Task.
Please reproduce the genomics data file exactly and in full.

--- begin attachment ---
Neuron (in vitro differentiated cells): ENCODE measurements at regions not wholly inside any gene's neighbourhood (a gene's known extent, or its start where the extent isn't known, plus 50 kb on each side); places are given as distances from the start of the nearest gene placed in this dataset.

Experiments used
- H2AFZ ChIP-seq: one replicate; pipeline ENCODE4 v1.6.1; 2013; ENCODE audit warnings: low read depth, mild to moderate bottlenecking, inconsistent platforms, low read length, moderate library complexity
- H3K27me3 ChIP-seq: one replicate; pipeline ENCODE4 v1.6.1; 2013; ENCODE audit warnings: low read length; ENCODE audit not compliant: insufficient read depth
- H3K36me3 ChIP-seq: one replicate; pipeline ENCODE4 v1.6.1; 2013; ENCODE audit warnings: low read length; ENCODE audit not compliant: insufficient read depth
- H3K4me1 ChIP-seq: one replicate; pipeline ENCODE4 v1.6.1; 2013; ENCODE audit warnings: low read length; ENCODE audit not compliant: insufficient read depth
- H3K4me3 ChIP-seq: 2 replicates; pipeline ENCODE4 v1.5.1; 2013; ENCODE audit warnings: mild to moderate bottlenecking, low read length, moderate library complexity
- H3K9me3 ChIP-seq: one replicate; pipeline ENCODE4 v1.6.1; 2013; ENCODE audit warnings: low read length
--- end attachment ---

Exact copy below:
Neuron (in vitro differentiated cells): ENCODE measurements at regions not wholly inside any gene's neighbourhood (a gene's known extent, or its start where the extent isn't known, plus 50 kb on each side); places are given as distances from the start of the nearest gene placed in this dataset.

Experiments used
- H2AFZ ChIP-seq: one replicate; pipeline ENCODE4 v1.6.1; 2013; ENCODE audit warnings: low read depth, mild to moderate bottlenecking, inconsistent platforms, low read length, moderate library complexity
- H3K27me3 ChIP-seq: one replicate; pipeline ENCODE4 v1.6.1; 2013; ENCODE audit warnings: low read length; ENCODE audit not compliant: insufficient read depth
- H3K36me3 ChIP-seq: one replicate; pipeline ENCODE4 v1.6.1; 2013; ENCODE audit warnings: low read length; ENCODE audit not compliant: insufficient read depth
- H3K4me1 ChIP-seq: one replicate; pipeline ENCODE4 v1.6.1; 2013; ENCODE audit warnings: low read length; ENCODE audit not compliant: insufficient read depth
- H3K4me3 ChIP-seq: 2 replicates; pipeline ENCODE4 v1.5.1; 2013; ENCODE audit warnings: mild to moderate bottlenecking, low read length, moderate library complexity
- H3K9me3 ChIP-seq: one replicate; pipeline ENCODE4 v1.6.1; 2013; ENCODE audit warnings: low read length